My Pluto Page
Yes, that's Pluto, brother of Jupiter and Neptune, Roman god of the dead. Quit thinking of Mickey's dog.
There has been a lot of discussion lately about Pluto's status as a planet. Is Pluto a planet? It depends on who you ask. Before you read my answer, I suggest you read what Marc Buie has to say.
Now, go to my rebuttal.
Notice that Marc Buie's argument basically gave you three choices, asteroid, comet or planet. There are two types of planets, jovian and terrestrial. Following Marc Buie's method, I ask which type of Planet is Pluto, jovian or terrestrial? I know he proposed a third type, but he also said not to re-write our text books.
Marc Buie is right when he says that the International Astronomical Union has called Pluto a planet and only they have the authority to change its' status. This was decided in the 1930's when very little was known about Pluto. It was thought that Pluto was nearly as massive as Earth. We now know that Pluto's mass is about 1/400 that of Earth. Would they still have classified it a planet if they had known this 60 years ago?
The problem is not with Pluto. It is with the word, planet. It is poorly defined. Look it up. I find, 1a: any of the seven celestial bodies sun, moon, Venus, Jupiter, Mars, Mercury, and Saturn that in ancient belief have motions of their own among the fixed stars b (1): one of the bodies except a comet, meteor, or satellite that revolves around the sun in the solar system (2): a similar body associated with another star c: EARTH --usu. used with the 2: a celestial body held to influence the fate of human beings 3: a person or thing of great importance: LUMINARY. Then there is a table listing nine planets. The table does not include the sun or moon. It does include Earth and Pluto.
Definition 1a says Pluto is not a planet and definition 1b says it is. You'll have to ask your fortune teller if definition 2 includes Pluto. Pluto is certainly covered by definition 3, as is Clyde Tombaugh.
It is time to remind ourselves that planet means wanderer, because they wander around the sky following complex paths. This means that Pluto, and all the asteroids, are planets and those other bodies discovered around distant stars are not.
All this tells me that we need new words to describe these things. I propose that we re-write our textbooks and dictionaries, which is done constantly anyway. We should drop the word planet completely. Instead of saying terrestrial planets, we will say terrestrials. Instead of jovian planets, we will says jovians. For Pluto and other things like Pluto we might say plutonoids. Marc Buie wanted a catchy word and I'm offering one.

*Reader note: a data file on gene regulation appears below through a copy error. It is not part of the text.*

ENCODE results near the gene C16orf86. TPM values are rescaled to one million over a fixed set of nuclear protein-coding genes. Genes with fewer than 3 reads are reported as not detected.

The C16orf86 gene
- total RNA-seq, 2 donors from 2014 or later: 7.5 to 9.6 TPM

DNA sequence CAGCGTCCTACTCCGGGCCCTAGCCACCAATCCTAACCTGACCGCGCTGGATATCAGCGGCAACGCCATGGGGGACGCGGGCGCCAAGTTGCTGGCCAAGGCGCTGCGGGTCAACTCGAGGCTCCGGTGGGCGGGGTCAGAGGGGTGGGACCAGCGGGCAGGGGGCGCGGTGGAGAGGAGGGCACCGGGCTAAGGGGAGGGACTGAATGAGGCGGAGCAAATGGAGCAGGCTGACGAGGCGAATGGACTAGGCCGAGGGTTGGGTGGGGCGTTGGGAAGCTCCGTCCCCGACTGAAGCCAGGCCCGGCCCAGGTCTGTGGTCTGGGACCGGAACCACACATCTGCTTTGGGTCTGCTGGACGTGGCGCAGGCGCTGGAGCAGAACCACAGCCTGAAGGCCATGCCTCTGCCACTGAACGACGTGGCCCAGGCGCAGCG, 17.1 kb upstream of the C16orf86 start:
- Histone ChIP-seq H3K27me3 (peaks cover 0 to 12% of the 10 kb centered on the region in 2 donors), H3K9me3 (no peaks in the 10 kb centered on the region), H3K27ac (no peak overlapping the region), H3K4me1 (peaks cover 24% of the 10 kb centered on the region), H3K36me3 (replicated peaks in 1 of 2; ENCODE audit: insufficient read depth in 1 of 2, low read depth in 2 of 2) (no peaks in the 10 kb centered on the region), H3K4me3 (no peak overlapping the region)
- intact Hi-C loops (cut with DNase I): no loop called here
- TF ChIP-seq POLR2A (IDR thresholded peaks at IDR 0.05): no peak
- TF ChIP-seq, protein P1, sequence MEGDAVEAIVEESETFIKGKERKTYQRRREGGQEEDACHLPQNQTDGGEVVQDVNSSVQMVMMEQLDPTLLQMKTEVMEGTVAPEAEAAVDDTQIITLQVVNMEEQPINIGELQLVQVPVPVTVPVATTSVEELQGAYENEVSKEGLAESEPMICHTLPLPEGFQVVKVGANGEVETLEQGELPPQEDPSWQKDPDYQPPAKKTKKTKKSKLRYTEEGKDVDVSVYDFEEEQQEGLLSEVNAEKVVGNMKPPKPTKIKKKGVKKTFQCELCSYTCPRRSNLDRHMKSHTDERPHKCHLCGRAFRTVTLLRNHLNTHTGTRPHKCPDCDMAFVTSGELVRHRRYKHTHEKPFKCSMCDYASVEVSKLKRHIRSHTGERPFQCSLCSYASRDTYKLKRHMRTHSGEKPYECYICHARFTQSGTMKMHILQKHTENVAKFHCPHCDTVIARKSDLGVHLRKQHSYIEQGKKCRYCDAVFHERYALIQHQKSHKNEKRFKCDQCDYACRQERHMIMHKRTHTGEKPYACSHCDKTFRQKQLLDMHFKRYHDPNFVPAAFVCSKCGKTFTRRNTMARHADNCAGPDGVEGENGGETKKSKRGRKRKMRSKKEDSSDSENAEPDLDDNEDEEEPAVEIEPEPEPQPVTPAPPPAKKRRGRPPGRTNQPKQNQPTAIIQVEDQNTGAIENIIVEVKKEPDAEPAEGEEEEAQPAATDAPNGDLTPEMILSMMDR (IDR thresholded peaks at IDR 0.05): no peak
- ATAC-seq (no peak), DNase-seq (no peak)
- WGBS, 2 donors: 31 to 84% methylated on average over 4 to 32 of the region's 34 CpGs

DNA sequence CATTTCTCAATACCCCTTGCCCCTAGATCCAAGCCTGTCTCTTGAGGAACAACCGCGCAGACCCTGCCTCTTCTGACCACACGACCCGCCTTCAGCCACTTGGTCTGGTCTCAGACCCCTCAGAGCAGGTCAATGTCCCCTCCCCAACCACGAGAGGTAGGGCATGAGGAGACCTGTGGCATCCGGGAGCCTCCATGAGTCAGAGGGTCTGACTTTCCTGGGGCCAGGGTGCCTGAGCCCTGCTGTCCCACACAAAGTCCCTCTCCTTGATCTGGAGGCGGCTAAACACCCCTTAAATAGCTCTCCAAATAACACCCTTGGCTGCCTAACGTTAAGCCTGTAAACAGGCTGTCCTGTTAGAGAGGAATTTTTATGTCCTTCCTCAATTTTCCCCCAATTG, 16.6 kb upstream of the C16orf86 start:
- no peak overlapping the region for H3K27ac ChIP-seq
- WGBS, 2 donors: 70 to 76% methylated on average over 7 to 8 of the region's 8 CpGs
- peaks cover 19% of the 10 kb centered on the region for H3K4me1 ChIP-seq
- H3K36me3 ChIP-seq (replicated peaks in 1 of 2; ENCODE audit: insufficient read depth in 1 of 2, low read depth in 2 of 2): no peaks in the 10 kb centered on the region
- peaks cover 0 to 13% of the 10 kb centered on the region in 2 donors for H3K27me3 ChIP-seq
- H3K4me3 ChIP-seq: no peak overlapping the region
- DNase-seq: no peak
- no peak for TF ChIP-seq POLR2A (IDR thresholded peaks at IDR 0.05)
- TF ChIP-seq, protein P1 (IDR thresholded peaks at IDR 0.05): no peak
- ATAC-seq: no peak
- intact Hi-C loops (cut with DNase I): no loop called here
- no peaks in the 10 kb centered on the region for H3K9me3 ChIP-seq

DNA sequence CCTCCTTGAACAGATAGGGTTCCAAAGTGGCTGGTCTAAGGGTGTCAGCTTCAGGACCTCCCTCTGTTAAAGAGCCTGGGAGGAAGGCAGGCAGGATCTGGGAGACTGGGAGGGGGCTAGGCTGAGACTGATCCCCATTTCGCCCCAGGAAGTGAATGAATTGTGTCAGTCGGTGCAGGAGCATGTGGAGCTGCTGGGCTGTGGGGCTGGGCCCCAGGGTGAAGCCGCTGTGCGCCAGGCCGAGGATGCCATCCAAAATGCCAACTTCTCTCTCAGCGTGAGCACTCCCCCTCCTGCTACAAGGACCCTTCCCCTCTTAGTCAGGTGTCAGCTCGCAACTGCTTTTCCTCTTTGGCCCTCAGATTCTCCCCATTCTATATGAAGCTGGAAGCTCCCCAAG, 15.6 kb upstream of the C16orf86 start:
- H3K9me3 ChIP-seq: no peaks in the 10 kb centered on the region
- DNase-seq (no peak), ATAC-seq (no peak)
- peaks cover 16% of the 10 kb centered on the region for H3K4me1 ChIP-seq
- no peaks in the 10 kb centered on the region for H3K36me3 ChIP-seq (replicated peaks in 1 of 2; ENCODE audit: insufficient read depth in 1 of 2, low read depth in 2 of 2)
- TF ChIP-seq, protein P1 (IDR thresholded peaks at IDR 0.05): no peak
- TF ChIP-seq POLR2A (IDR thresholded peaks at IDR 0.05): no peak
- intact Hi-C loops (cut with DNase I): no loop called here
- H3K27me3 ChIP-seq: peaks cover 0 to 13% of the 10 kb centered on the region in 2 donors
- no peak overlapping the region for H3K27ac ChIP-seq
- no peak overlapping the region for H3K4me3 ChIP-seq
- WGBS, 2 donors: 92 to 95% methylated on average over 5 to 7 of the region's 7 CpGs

Naming a new class of object after Clyde Tombaugh's discovery is a more fitting tribute to his discovery of an entirely different type of object. This would elevate the status of Pluto to that of prototype. Earth is the largest terrestrial. Jupiter is the largest jovian. And, Pluto is the largest plutonoid, as well as the prototype. There are others in our solar system that may be classified as plutonoids. There are 1992 QB1, 1993 FW, 1993 RO, 1993 RP, 5145 Pholus and a few others.
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This page last updated January 16, 2001 by
Pluto is certainly not a terrestrial planet. Its' size is comparable to terrestrial planets, about half Mercury's diameter, and it has a solid surface, but that's not enough. Consider this data table.
Notice that Pluto is completely different in terms of mass, density
and distance from the sun. The four terrestrial planets have rocky
surfaces. Pluto's surface is icy with some dirt and rocks mixed in.
Pluto is colder than liquid nitrogen. Pluto gets so cold that its'
methane atmosphere freezes out and is deposited as a frost on the
surface, when it is farthest from the sun.
Pluto is certainly not a jovian planet. Its' distance from the sun is comparable to that of jovian planets, but that's not enough. Consider this data table.
Notice that Pluto is completely different in terms of size, mass, and number of moons. It really doesn't fit in terms of density either. Pluto's density is more like that of a jovian moon. The jovian planets are massive gas giants with lots of moons. Pluto is a small body of ice and rock, very similar in size and composition to Triton, a moon of Neptune.